Brave New World by Aldous Huxley is a novel that takes place in Utopia. Yet in this ideal place everyone is conditioned to be happy, it is a place where various things such as the arts are restricted so all people will be synchronized in thinking. Love and commitment does not exist but rather everyone belongs to everyone else. This place is also a place where soma holidays help people escape from their realities and never have its society feel any kind of distress or illness.
This place was not Utopia to John “the Savage,” it was rather a place of hell and torment which none of the things he enjoyed and loved existed. In the novel, freedom of the individual will is one of the fundamental beliefs at the root of human ideals. While the environment or the public world (society) plays some part in forming the psyche of an individual, it is in the end, the choice of the individual (John) to be who they become The whole concept of Brave New World contradicts to everything John ever believed in.
John came from a world where art and expression of variation from the society existed. People must face their problems and overcome them, and love requires commitment and is greatly appreciated. John was rather a Renaissance man trapped in a world where none of his necessities in life existed. He was disgusted at their orgy-porgies, their belief of take, take, take not give, give, give. Total happiness did not exist to John in a world which lacked expression of the arts. It was rather total torment.
Throughout the novel John continues to fight and believe for what he believes in while the surrounding environment continues to pressure him and submerge him into Utopian ways of life. The conflicts which were faced upon his arrival were of devastation. His life grew lonelier and lonelier each day with his dissatisfaction with the crude nature and refined society of the Utopians. He was trapped in a tedious world where there was nothing to do. John symbolizes the artist or the believer striving for ecstasy.
Yet in a world of synchronized life, lack of arts, unrequited love, and “runaways” it is impossible to find ecstasy. He finds nothing worth living for in the ordinary world and strongly regrets his leave of the reservation in coming to this “boring” world. Clearly he is the image of a man trying to liberate himself from his own egotism. Unable to cope with his problems, and to end his infinite sadness, John commits suicide. His death was the result of the torment and suffering from Utopia or his own hell. His individual will slowly diminished against the pressures of Utopian ways.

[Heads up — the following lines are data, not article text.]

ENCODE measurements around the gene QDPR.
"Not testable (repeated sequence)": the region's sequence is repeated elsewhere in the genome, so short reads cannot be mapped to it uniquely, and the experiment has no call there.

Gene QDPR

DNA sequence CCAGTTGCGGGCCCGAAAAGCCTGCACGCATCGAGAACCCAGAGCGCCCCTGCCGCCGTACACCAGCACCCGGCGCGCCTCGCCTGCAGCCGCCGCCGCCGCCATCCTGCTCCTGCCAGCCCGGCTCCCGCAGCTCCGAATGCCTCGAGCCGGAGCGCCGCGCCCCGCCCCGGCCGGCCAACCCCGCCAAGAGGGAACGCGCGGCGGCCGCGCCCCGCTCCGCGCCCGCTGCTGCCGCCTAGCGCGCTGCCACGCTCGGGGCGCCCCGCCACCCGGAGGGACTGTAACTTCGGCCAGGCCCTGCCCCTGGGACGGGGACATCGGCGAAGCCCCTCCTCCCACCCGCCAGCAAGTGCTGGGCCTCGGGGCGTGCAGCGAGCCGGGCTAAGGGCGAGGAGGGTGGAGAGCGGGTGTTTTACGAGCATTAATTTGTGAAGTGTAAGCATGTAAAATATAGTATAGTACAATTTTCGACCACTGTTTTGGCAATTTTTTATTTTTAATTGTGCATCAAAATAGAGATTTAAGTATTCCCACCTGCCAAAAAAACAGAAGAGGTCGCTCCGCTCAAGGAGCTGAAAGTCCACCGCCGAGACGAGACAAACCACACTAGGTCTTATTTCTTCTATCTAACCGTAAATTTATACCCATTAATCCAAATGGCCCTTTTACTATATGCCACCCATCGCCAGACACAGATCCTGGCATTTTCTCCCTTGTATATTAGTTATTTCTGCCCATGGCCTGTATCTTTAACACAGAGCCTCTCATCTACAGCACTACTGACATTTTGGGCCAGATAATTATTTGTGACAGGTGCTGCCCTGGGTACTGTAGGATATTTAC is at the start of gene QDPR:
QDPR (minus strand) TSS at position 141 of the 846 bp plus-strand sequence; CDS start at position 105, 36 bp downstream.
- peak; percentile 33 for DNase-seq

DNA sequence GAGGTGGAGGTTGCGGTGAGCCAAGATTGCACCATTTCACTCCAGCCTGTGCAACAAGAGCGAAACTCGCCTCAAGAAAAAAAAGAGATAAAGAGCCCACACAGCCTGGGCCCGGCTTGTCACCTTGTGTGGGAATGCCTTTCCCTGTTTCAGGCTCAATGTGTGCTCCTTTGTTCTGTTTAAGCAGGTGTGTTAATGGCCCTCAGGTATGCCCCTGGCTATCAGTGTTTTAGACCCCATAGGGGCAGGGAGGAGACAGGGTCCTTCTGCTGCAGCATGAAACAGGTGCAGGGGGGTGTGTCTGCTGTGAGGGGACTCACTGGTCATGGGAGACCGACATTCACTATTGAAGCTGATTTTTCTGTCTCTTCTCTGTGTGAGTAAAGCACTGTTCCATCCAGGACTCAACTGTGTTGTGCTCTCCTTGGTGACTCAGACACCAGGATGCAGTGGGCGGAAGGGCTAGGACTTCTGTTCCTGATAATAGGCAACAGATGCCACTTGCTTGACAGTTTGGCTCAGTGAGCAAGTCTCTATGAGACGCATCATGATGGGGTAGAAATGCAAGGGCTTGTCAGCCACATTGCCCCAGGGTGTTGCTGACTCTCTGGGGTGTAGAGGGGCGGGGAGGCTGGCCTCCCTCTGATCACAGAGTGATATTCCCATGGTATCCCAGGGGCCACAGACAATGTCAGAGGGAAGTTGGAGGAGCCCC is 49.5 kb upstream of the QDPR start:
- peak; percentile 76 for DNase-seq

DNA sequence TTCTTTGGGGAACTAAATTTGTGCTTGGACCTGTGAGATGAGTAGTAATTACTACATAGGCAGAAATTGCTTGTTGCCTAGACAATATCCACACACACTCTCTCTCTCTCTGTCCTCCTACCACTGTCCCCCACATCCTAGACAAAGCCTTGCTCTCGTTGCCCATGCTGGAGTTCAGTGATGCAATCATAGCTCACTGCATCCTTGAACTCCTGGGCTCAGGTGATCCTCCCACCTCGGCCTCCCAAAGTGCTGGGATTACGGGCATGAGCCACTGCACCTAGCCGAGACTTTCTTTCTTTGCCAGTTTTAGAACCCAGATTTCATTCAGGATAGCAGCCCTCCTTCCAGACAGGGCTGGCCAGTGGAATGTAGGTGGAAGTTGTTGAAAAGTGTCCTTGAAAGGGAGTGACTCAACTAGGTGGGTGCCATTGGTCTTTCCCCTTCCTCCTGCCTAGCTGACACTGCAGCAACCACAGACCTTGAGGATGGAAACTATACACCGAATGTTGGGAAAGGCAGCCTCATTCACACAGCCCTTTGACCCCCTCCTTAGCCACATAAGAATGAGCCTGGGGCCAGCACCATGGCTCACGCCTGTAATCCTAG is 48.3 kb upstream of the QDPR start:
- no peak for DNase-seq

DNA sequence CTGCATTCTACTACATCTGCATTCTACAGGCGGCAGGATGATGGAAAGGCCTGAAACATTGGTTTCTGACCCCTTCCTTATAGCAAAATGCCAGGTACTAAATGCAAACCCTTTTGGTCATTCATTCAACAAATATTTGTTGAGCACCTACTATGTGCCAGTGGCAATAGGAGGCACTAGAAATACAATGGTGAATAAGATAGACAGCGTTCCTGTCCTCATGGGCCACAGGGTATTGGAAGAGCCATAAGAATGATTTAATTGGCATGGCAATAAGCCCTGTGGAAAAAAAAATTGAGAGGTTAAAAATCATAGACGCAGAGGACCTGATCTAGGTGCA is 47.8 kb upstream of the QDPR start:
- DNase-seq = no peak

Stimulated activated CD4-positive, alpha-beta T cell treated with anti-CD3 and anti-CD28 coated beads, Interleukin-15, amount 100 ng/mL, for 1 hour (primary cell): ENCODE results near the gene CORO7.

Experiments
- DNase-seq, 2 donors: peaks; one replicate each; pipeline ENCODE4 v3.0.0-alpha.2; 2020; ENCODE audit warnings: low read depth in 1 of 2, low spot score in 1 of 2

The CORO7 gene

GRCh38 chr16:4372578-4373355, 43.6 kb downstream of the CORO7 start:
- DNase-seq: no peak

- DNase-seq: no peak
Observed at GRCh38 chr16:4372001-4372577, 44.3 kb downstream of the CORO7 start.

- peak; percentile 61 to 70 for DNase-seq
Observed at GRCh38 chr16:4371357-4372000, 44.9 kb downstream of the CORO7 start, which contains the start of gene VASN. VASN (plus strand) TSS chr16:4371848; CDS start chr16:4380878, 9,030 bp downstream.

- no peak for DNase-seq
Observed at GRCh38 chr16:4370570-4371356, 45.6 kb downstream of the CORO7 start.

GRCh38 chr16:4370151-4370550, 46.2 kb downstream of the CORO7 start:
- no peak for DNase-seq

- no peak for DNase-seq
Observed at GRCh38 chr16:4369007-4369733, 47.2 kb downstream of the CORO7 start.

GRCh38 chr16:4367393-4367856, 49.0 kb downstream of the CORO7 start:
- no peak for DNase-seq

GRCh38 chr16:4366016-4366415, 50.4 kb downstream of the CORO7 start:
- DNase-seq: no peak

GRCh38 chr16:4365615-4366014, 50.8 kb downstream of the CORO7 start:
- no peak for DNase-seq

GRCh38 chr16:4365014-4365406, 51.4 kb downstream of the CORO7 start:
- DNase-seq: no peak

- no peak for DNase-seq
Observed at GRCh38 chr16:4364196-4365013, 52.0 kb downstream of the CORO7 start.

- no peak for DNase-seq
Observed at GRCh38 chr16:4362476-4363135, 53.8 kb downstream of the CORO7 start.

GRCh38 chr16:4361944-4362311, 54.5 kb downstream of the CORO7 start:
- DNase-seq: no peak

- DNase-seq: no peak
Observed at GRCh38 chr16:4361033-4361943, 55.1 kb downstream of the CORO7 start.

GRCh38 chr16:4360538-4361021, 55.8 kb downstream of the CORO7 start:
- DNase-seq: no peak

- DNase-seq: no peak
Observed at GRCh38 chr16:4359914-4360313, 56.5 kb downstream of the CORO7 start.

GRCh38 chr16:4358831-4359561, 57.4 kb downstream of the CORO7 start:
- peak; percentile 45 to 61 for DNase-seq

As a final resort John takes soma and partakes in an orgy-porgy. This was of great devastation to John. Everything, which he ever believed in, in his fight against the pressures of Utopia, was shattered in a split second. He had failed his personal egotism was defeated and the dread and horror of this defeat was overwhelming. Rather than living the rest of his life fighting Utopia and sticking with “primitive” ways of “lunacy,” nor turning to the insanity of Utopia with science controlling his life, death was his third and best option to end his torment and suffering.
It can be seen that freedom of the individual will and controlling pressures of the environment does affect psyche of a person. In John’s case his individual will was challenged by society’s pressures. Yet in the end, it was his own choice to be what they become: deceased, rather than live with science affecting human individuals in the insanity of Utopia, nor living in the primitive world of the lunacy Indian Reservation. Freedom of the individual will is one of the fundamental beliefs at the root of human ideals.
While the environment or the public world (society) plays some part in forming the psyche of an individual, it is in the end, the choice of the individual to be who they become. This is reflected by John “the Savage”, in Aldous Huxley’s Brave New World. The nature of John’s conflict involves his personal beliefs and the contrasting Utopian’s beliefs. Being from a world of art individuality, and literature, John is in great disappointment upon his arrival at the “boring,” “ordinary” Utopian world.
Art, individuality, and literature do not exist. There is lack of variation among the refined social class. Sex is rather a pastime event and is not something that is cherished or appreciated. Also, stress and illness are not felt because of “runaways” on soma holidays. All which contradict to John’s personal beliefs. His death was very symbolic in that a man choosing between life in insanity where advancement in science has affected the way society lives or life in .
When his individual will slowly diminished he finally turned to Utopian ways by taking soma and partaking in an orgy-porgy. When he finally realized what he had done he killed himself. Yet John did have alternatives to suicide: either continue to live a life of insanity in Utopia where advancement in science has affected the way of society; or to go back to the primitive lunacy life at the Indian Reservation where. John could not endure either alternative, hence he came up with a third choice of sanity: suicide.